Do you struggle finding good workers? Your staffing strategy may be the problem.
Whether you realize it or not, you only have two viable options for building your team:
(1) Hire been-there-done-that skilled veterans, or
(2) Hire and/or promote potentially-talented, yet-unproven rookies.
The two strategies are mutually exclusive. Either strategy will work well IF you are willing and able to meet the conditions necessary for its success.
Most small contractors aren't.
Most want to have their cake and eat it too. They want to combine the best features of both strategies. That's being unrealistic.
Diane Stafford of the Kansas City Star recently wrote that business owners often complain to her that they can't find good help. Ms. Stafford pointed out that the real problem is that these owners can't find good help for what they're willing to pay!
That's what I mean by trying to have your cake and eat it too.
We would all love to staff our teams with proven veterans who would happily work for rookie pay. But that's being totally unrealistic. Being unrealistic is no way to run a business.
You will never be able find enough low priced, proven candidates to fully staff and grow your company. You can often find one or two, but never enough to keep you company fully staffed. So stop trying that failed strategy.
The truth of the matter is, experienced people often have an inflated opinion of their worth. Not only will you not get them cheap, you will probably have to over-pay.
Do professional baseball and football free agents not ALWAYS receive far more money than they're worth? The same applies with proven construction workers.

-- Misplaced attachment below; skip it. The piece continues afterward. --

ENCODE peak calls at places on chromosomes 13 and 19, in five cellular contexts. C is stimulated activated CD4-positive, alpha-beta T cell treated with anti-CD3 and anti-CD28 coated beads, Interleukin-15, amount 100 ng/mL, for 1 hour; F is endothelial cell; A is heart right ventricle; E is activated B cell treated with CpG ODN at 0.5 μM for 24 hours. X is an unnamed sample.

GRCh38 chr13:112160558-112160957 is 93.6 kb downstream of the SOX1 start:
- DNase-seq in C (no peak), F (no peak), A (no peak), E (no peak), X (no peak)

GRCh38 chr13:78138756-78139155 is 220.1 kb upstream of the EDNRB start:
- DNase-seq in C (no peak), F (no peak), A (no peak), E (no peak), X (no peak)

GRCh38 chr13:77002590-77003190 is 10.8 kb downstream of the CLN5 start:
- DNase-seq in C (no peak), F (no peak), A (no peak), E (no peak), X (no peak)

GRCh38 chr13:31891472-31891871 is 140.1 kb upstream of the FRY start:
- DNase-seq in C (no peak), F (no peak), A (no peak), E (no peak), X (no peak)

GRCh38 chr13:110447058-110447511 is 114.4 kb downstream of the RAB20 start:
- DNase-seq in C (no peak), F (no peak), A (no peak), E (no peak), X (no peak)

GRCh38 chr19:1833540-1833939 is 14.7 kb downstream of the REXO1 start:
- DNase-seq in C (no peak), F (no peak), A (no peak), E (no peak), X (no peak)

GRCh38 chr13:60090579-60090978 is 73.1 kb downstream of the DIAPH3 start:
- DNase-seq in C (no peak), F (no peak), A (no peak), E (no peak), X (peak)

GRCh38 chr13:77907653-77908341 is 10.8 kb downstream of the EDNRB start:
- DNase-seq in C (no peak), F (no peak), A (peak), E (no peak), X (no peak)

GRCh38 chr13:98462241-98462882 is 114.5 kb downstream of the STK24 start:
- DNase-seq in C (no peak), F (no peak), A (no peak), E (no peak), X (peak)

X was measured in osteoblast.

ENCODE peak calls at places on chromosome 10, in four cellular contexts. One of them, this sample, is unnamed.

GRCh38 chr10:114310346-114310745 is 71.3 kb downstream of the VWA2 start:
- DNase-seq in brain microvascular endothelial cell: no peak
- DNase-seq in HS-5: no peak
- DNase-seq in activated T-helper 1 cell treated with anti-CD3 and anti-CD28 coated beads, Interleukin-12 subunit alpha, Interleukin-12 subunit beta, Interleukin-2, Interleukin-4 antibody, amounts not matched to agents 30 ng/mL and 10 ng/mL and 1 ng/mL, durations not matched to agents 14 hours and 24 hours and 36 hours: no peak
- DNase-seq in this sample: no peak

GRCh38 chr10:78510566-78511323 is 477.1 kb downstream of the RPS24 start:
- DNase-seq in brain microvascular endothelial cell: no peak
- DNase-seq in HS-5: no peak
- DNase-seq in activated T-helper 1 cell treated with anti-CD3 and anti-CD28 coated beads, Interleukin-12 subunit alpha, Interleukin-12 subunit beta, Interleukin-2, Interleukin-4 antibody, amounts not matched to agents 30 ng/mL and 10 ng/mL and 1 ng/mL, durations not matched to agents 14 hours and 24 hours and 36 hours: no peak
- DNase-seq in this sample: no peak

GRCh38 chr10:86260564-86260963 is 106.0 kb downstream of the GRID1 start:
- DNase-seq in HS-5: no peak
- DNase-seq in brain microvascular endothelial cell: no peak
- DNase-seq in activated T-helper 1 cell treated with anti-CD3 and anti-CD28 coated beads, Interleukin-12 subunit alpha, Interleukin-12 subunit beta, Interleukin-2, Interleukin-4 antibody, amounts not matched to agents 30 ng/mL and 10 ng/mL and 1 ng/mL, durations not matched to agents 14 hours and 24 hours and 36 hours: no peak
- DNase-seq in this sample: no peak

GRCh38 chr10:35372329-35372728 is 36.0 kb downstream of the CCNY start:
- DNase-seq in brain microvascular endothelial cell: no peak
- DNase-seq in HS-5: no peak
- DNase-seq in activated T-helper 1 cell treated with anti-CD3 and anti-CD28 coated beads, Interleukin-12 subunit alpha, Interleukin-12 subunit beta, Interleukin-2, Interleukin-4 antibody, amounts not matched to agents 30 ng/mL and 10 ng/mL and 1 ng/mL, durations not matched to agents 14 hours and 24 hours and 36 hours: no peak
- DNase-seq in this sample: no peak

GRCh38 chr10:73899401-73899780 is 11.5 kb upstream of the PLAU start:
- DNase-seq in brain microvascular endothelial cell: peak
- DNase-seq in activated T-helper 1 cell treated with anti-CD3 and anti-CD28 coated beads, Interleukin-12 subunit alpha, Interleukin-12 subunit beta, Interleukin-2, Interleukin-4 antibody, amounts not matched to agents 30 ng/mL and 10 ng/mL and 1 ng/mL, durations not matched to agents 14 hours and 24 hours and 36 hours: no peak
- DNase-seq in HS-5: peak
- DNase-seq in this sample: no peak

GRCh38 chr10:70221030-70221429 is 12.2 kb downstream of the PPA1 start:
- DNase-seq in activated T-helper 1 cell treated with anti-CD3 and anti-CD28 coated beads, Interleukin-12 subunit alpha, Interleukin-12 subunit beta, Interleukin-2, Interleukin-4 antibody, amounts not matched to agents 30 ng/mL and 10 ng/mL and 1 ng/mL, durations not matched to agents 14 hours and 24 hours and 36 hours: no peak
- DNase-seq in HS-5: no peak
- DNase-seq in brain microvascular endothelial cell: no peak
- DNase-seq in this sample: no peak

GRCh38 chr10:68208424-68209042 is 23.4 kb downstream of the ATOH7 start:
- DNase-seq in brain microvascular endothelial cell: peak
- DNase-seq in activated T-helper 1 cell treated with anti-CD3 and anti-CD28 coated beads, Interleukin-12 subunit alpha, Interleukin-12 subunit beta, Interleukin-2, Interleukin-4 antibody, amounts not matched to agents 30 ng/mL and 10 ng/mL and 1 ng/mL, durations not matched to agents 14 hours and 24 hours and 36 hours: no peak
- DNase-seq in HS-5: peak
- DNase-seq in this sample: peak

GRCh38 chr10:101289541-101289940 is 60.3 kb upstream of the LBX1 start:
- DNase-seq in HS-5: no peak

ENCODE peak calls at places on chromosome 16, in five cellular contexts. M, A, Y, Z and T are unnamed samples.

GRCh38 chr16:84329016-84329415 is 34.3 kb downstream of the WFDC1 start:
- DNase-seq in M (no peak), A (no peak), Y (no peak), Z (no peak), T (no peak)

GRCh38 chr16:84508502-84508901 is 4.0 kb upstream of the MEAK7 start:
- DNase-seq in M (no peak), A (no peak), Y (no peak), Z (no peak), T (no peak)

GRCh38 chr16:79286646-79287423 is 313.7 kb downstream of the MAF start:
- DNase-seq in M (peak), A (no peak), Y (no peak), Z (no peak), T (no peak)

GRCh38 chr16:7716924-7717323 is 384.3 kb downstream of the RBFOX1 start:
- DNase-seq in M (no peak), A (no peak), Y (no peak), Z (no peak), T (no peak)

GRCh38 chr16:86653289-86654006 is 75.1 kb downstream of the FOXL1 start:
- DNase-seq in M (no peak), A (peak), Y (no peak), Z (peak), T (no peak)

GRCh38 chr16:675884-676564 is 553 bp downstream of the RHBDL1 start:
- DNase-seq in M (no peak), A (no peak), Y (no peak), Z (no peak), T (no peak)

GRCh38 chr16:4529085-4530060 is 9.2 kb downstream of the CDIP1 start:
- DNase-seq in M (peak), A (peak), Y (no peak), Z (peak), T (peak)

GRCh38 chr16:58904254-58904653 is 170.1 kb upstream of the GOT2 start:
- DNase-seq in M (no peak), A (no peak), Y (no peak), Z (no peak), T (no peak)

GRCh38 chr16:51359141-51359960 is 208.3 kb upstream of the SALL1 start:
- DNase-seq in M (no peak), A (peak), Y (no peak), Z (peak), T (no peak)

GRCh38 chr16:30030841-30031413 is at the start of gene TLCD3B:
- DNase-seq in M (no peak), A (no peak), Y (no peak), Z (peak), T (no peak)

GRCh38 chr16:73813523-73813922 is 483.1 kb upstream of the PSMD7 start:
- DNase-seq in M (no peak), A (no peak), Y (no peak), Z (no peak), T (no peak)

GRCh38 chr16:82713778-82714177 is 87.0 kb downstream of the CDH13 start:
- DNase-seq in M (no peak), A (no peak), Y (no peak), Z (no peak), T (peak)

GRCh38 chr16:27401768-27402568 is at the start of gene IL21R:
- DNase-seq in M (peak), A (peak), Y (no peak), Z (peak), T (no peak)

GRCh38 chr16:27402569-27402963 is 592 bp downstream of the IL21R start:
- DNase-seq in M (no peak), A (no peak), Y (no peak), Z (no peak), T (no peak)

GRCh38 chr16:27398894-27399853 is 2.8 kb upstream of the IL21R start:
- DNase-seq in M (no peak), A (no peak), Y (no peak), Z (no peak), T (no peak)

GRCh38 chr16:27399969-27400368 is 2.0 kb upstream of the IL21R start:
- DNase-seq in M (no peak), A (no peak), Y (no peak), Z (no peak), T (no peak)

Nine times out of ten, you will have to offer them at least a 10% raise to get them to switch to your team. If you want to hire veterans, you better be prepared to pay them well.
You also better be in position to rapidly grow your sales and margins. You will need that extra income to cover the cost of the veteran.
Veterans are expensive...rookies are time consuming.
Be prepared to spend a lot of time holding a rookie's hand. Rookies ALWAYS must be taught how to perform the job successfully.
If you are the type of person who enjoys developing others, and will take the time to do it, hire aggressive, yet unproven rookies. Dozens are looking for opportunities to develop new skills, take on more responsibility and earn more money.
In the end the right strategy for you is pretty simple. To hire veterans, you need money. To hire rookies, you need time. Whichever you have the most of is the path to follow.
While we're on the subject of staffing, I would like to pass along advice from Mr. Dee Hock, builder of the VISA bankcard system. Look him up on the web. His advice is always worth listening to.
Mr. Hock tells business owners to hire and promote on the following set of characteristics, in the order presented.
The most important characteristic is integrity.
The second most important is motivation.
The third most important is capacity.
The fourth most important is understanding.
The fifth most important is knowledge.
The least important is experience.
According to Mr. Hock, here's why you should adhere to that order.
Without integrity, motivation is dangerous.
Without motivation, capacity is impotent.
Without capacity, understanding is limited.
Without understanding, knowledge is meaningless.
Without knowledge, experience is blind.
Experience is easy to provide and quickly put to good use by people with all of the other qualities.
Now, get back to work and go make some money!
About the author
Ron Roberts, The Contractor's Business Coach, provides business guidance to contractors. To receive a free copy of Ron's report, "The 10 Biggest Mistakes Contractors Make" visit www.FilthyRichContractor.com or contact him at Ron@filthyrichcontractor.com.